NFL Week 15 Power Rankings

Five Quick Hits

* Johnny Manziel's starting debut went about as badly as possible. He went 10-of-18 for 80 yards and 2 interceptions, with 3 sacks for -26 yards. Including rushes, his 26 plays produced 67 yards (2.58 avg) and 2 turnovers. The last QB whose starting debut produced under 100 yards, multiple INTs, and a shutout loss was the Bears' Henry Burris in the final week of the 2002 season, against the Super Bowl champion Buccaneers.

* I was impressed by Manziel's postgame press conference. He came across as mature (I know, right?) and took responsibility for his own mistakes.

* Are the Browns worse with Josh Gordon? During the star wideout's suspension, Cleveland went 6-3 and Brian Hoyer threw twice as many TDs (11) as INTs (5), with an 85.6 passer rating. With Gordon in the lineup, the Browns are 1-3, and Hoyer and Manziel have combined for 0 TDs, 9 INTs, and a 44.6 rating.

* In the last two weeks, the Buffalo Bills have held Peyton Manning and Aaron Rodgers to a combined 358 passing yards, zero TDs and five turnovers. (h/t Yahoo!)

* Announcer of the week: Al Michaels. When Brent Celek fumbled and landed on J.J. Wilcox, Michaels announced, "You've got Celek here. He goes down on Wilcox."

NFL Discipline

I don't know the ins-and-outs of the NFL's new personal conduct policy — that's not really what I want to write about.

Actually, I'm not entirely sure what I want to write about. Some of it is Adrian Peterson, whose indefinite suspension continues through the end of the 2014 season. Some of it is players like Andrew Hawkins, who have raised awareness against murder by police officers. To me, there's a common thread linking NFL decision-makers to recent failures of the legal process: both have justified wildly disproportionate punishments for young black men, on the basis that the victims were not perfect.

Adrian Peterson is not perfect. He seems like a pretty crappy dad. But I'm really uncomfortable with the NFL's involvement in off-field activity. We have a criminal justice system in this country, based on the principle of habeus corpus and ideals like Innocent Until Proven Guilty. According to its own rules, the NFL can discipline players who have been found not guilty in a court of law, or whom the legal system declined to prosecute. It feels inappropriate for Roger Goodell to impose his own punishments on players already going through the legal process, and it sometimes seems as though the league has a 'Guilty Until Proven Innocent' approach. What makes Commissioner Goodell more qualified than a judge or jury?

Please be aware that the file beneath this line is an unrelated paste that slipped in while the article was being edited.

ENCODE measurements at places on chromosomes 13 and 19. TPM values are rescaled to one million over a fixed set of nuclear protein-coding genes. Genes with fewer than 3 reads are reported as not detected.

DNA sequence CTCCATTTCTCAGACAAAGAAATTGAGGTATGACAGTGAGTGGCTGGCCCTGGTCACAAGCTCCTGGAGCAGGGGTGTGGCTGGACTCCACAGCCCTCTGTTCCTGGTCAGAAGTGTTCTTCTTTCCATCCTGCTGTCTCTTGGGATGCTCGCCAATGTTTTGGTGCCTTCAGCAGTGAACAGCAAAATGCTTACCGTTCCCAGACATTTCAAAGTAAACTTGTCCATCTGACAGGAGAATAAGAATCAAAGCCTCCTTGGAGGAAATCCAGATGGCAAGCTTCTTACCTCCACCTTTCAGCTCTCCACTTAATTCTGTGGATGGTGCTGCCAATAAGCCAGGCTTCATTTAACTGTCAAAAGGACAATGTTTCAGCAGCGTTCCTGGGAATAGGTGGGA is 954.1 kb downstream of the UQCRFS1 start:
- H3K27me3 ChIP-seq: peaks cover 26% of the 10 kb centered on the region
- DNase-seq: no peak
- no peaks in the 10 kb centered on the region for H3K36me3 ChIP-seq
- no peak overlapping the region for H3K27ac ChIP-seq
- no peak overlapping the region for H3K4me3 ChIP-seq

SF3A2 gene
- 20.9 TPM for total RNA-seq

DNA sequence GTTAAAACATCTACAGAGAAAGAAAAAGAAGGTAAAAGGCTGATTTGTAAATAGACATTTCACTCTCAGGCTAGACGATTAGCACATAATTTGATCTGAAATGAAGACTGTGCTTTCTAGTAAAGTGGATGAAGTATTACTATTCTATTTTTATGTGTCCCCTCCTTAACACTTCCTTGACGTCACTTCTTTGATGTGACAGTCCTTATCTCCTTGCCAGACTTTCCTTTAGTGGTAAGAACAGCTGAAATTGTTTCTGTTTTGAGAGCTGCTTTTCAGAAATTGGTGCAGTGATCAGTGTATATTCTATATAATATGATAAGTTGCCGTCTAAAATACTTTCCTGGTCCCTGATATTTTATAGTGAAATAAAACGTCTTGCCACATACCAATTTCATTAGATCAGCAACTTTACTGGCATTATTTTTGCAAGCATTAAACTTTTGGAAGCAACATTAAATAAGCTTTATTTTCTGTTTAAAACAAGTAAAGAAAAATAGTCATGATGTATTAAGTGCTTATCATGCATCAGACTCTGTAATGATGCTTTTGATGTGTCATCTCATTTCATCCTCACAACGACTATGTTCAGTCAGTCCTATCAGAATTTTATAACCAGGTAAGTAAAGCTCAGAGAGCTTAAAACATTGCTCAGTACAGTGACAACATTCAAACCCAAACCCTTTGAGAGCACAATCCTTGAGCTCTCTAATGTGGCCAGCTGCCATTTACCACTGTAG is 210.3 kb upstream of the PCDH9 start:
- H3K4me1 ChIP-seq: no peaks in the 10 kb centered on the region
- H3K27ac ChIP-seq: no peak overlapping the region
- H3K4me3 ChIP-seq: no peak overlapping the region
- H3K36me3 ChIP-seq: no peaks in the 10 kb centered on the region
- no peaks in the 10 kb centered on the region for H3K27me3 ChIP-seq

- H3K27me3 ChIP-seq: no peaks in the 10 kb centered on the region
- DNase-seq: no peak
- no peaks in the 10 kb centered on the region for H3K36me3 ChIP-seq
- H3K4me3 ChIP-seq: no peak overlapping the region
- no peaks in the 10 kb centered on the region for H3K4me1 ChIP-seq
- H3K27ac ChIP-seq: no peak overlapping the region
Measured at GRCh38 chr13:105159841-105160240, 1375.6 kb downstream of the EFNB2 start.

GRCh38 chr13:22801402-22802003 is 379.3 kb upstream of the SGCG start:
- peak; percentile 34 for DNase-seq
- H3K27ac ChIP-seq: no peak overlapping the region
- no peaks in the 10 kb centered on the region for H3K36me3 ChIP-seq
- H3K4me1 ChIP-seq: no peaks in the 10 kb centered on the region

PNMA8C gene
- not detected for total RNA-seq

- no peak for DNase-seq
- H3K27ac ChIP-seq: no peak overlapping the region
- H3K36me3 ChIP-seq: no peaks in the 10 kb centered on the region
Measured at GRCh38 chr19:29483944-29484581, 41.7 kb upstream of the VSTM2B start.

Suspending Adrian Peterson is not the same as murdering an unarmed victim. But at a time when young black men are not being protected by our legal system, the NFL is imposing its own wildly excessive discipline on players. What Adrian Peterson did to his son might make him an unfit father, but it doesn't make him unfit to play football. The way the league is handling these issues is wrong. Not just from a practical standpoint; it's morally wrong, it's unfair, and it's starting to look racist. The United States has an unfortunate history of powerful white men putting black men "in their place" and overreacting to real or perceived offenses. I wish the National Football League would be mindful of that the next time it's considering discipline for off-field conduct, and that decision-makers would consider their own motives and perspectives before taking action. Sports can be a powerful vessel for social progress, but right now the NFL's handling of these issues is regressive.

I do appreciate that the league hasn't tried to discipline players for wearing clothing that supports victims of police violence, but I wish the NFL would look to its own house, as well.

2014 Week Fifteen NFL Power Rankings

Brackets indicate previous rank.

1. Seattle Seahawks [3] — Troy Aikman said at the beginning of the game, "They're playing as well as any defense ever over the last seven weeks of the season." That's obviously not true, but in the past four games, the only opponent to reach double-digits against Seattle was the Eagles, who were held to 9 first downs and 139 yards.

The Seahawks are one of two teams this season without any losses by 14 or more. The other is, believe it or not, the Houston Texans.

2. New England Patriots [2] — Second field goal block for a touchdown this season. New England has clinched its sixth consecutive division title, the most of any team in the current eight-division format.

3. Denver Broncos [4] — Peyton Manning briefly left Sunday's game — battling stomach flu, dehydration, and a thigh injury — but he should be fine going forward. Of more concern is the foot sprain for linebacker Brandon Marshall. The Broncos could really use a first-round bye, to make sure Marshall is available for their first playoff game.

4. Buffalo Bills [11] — Consider their last four games:

beat Jets, 38-3
beat Browns, 26-10
lost at Denver, 24-17
beat Packers, 21-13

That's two blowout wins, a close loss on the road against a great team (in which they broke Peyton Manning's TD streak), and a win over one of the best teams in the NFL. Based purely on that record, the Bills are probably one of the five best teams in the league right now.

5. Green Bay Packers [1] — Consider their last four games:

won at Minnesota, 24-21
beat Patriots, 26-21
beat Falcons, 43-37
lost at Buffalo, 21-13

There's one impressive game in there: the win over New England. Other than that, it's two close wins over mediocre teams, and a loss. I have real reservations about such a high ranking for a team that only plays well in half its games. The Packers are 3-4 on the road, no wins against opponents with a winning record, and two of the three by just a field goal. Green Bay is a great home team, not a great team.